Super Bowl, Super Statistics
The 2015 Super Bowl may go down as one of the best professional football championships in history, but it also is breaking new ground for wireless connectivity. The nation's top two wireless service providers released fantastic numbers regarding the amount of voice and data connections that took place inside and around the University of Phoenix Stadium in Glendale, Ariz.
John Donovan, AT&T's senior executive vice president of AT&T Technology and Operations, provided these insights: "The amount of data our customers streamed in and out of the stadium was higher than ever before. It was a new record for us not only at a pro football championship game, but for any pro football game ever."
AT&T said the total in-venue data usage was more than 696 gigabytes, which is the equivalent of 1.9 million social media posts with photos. When totaling data usage from both AT&T's in-stadium Distributed Antenna System (DAS) network and its outside DAS, which covered the parking lot areas, the operator said more than 1.7 terabytes of data was consumed, which is the equivalent of 4.8 million media posts with photos.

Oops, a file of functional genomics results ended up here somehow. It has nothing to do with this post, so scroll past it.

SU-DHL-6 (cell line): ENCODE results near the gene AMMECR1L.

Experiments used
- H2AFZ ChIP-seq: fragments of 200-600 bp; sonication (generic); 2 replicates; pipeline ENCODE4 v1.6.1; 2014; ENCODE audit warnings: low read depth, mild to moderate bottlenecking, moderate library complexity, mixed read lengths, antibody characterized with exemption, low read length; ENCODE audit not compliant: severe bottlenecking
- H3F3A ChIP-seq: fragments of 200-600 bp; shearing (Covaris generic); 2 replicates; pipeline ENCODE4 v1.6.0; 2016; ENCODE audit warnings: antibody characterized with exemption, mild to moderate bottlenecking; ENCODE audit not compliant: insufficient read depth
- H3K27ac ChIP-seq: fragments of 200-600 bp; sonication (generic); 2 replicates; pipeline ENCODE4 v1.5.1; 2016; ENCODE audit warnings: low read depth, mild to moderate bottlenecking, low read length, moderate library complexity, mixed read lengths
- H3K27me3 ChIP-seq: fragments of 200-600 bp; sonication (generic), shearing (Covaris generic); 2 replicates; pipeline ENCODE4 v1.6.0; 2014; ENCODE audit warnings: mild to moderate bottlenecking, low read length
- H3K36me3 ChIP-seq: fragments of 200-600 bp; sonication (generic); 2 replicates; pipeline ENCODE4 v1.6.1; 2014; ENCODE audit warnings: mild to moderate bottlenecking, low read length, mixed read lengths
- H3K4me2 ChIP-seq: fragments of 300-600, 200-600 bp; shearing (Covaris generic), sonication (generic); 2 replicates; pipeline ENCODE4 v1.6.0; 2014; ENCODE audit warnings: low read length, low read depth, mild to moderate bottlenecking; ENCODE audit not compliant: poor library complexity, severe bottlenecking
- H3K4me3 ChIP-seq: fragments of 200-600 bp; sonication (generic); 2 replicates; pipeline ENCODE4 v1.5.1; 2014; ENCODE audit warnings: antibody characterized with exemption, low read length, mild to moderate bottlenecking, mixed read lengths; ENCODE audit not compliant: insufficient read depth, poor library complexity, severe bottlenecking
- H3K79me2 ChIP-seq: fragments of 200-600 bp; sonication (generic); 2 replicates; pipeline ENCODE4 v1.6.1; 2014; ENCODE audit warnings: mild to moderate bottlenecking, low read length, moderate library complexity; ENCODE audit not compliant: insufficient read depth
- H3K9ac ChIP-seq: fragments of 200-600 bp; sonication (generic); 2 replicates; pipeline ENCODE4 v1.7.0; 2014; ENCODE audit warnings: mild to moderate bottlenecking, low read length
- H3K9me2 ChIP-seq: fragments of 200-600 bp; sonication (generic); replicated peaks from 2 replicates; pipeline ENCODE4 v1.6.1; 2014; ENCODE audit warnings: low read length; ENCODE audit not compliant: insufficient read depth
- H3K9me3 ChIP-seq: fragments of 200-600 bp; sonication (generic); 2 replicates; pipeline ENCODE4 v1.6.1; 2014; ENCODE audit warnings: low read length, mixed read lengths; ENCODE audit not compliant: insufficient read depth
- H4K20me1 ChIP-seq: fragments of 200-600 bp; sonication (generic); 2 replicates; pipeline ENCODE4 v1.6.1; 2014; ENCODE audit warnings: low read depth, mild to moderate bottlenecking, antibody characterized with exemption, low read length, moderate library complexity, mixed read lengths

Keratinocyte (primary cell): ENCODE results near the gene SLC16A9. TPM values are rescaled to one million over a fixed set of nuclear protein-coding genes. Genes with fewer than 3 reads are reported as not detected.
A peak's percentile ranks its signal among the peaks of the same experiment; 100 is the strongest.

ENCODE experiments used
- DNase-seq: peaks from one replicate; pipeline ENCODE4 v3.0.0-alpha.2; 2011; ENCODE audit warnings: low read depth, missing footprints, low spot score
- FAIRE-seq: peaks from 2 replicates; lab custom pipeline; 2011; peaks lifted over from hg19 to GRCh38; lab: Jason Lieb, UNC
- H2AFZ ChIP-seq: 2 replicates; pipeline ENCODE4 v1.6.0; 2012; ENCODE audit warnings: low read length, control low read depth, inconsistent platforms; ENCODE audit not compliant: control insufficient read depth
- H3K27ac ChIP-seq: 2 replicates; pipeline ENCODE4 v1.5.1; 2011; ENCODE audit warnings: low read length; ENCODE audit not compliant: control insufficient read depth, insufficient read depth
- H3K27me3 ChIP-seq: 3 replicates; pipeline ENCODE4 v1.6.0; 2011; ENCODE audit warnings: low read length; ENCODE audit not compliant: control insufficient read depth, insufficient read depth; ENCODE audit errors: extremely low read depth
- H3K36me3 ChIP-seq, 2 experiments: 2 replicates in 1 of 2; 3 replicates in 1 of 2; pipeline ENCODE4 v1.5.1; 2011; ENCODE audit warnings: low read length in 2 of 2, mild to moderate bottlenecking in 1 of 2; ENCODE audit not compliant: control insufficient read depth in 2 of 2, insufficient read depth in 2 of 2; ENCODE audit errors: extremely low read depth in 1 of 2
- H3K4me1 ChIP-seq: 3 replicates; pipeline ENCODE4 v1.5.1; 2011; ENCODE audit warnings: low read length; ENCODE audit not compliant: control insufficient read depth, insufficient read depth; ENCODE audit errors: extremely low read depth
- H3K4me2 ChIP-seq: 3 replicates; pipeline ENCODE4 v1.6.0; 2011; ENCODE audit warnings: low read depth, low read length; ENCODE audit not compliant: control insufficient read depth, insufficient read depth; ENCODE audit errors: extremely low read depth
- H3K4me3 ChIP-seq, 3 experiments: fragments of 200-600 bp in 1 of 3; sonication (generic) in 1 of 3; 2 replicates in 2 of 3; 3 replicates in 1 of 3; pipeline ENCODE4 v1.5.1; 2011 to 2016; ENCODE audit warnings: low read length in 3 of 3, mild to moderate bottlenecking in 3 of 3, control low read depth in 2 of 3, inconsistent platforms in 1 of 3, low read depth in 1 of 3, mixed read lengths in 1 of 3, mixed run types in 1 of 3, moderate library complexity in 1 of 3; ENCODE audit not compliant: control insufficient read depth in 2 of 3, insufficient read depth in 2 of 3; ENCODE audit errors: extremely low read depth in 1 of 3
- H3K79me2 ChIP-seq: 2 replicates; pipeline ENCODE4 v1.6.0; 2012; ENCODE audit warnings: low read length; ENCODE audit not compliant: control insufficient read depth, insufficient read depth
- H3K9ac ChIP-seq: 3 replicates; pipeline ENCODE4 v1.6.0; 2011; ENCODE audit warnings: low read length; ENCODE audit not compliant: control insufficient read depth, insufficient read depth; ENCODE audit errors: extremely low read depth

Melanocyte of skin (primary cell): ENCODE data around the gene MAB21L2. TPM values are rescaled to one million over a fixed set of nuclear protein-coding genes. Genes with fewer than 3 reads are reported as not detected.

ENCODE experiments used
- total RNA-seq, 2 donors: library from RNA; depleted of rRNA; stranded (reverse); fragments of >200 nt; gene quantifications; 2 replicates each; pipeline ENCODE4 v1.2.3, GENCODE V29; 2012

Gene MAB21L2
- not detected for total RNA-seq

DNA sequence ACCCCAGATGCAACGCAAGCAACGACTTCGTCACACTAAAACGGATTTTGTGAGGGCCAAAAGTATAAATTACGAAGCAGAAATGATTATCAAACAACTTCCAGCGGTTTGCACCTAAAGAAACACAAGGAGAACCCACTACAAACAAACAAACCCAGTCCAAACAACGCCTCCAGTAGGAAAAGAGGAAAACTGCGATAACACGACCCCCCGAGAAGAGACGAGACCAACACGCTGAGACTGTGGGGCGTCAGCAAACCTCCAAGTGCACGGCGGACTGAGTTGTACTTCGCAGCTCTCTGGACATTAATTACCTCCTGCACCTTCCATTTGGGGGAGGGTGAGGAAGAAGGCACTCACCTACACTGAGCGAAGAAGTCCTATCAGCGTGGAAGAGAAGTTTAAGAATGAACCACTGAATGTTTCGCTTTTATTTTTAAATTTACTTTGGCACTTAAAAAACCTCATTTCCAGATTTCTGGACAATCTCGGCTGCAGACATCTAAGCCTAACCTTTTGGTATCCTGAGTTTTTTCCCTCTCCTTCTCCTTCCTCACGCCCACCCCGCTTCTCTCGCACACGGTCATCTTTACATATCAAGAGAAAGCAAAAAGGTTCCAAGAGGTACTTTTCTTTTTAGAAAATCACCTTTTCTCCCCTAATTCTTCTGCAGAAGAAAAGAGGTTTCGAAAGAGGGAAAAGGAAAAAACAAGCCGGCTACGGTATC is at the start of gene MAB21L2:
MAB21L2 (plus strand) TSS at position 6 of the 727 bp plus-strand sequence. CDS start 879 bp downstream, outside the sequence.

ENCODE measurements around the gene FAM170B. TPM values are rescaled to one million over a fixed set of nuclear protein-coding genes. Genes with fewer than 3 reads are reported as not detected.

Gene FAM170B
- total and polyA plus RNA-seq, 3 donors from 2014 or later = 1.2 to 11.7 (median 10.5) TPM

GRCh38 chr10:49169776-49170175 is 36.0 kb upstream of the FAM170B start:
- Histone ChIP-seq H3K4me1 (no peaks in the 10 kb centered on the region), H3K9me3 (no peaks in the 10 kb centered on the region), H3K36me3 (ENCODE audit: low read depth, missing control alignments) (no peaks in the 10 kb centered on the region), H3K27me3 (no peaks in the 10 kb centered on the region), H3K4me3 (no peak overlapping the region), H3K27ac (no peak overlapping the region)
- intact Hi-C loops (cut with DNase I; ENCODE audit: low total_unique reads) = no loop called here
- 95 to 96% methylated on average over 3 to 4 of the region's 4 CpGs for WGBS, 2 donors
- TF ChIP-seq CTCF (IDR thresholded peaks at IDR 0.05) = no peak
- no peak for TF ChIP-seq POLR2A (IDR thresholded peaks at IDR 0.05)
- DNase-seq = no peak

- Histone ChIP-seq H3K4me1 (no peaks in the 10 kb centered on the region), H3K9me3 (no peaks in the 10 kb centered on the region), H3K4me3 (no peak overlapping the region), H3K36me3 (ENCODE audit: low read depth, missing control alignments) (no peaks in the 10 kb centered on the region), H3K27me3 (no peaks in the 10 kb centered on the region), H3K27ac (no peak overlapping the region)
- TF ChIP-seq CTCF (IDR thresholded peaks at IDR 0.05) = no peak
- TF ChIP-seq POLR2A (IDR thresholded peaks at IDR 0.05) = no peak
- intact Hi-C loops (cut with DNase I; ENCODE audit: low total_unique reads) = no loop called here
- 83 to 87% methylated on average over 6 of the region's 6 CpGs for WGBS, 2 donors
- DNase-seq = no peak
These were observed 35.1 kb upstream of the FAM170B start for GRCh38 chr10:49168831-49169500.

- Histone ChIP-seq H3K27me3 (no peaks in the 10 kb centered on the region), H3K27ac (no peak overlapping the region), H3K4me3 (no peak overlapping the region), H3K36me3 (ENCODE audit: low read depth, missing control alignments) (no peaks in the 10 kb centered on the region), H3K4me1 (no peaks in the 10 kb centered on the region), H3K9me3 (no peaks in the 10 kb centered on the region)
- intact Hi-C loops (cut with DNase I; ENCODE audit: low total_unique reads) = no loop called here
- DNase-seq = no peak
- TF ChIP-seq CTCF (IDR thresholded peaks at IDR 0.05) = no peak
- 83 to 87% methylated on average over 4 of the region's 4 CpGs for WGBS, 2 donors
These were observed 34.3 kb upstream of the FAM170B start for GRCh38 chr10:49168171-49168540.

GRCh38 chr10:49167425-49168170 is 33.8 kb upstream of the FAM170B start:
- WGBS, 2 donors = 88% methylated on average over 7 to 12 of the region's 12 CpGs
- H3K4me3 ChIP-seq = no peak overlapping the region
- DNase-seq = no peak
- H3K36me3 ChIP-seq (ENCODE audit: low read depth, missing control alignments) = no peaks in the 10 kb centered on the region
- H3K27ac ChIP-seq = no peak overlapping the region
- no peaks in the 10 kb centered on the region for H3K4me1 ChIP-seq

To help prepare for the onslaught of predicted traffic, AT&T enhanced the network by adding 13 new or upgraded DAS at nearby locations, including the stadium. Indeed, the operator tripled capacity of the DAS compared to the end of the 2013 football season, Donovan noted. University of Phoenix Stadium is also the first venue in which AT&T deployed four-carrier LTE coverage, which enables customers to experience a faster and more reliable network.
Likewise, Verizon Wireless noted that during the festivities, it handled 4.11 terabytes of data on its network, double the amount of traffic in 2014. Nearly 60% of that traffic coming from smartphones and 93% of the traffic running over Verizon's LTE network. The total number of messages sent clocked in at 3.67 billion.
You can get more statistics from AT&T at the big game here.
You can get more statistics from Verizon Wireless at the big game here.
And a special shout out to Galtronics, whose antennas were used to build out the DAS.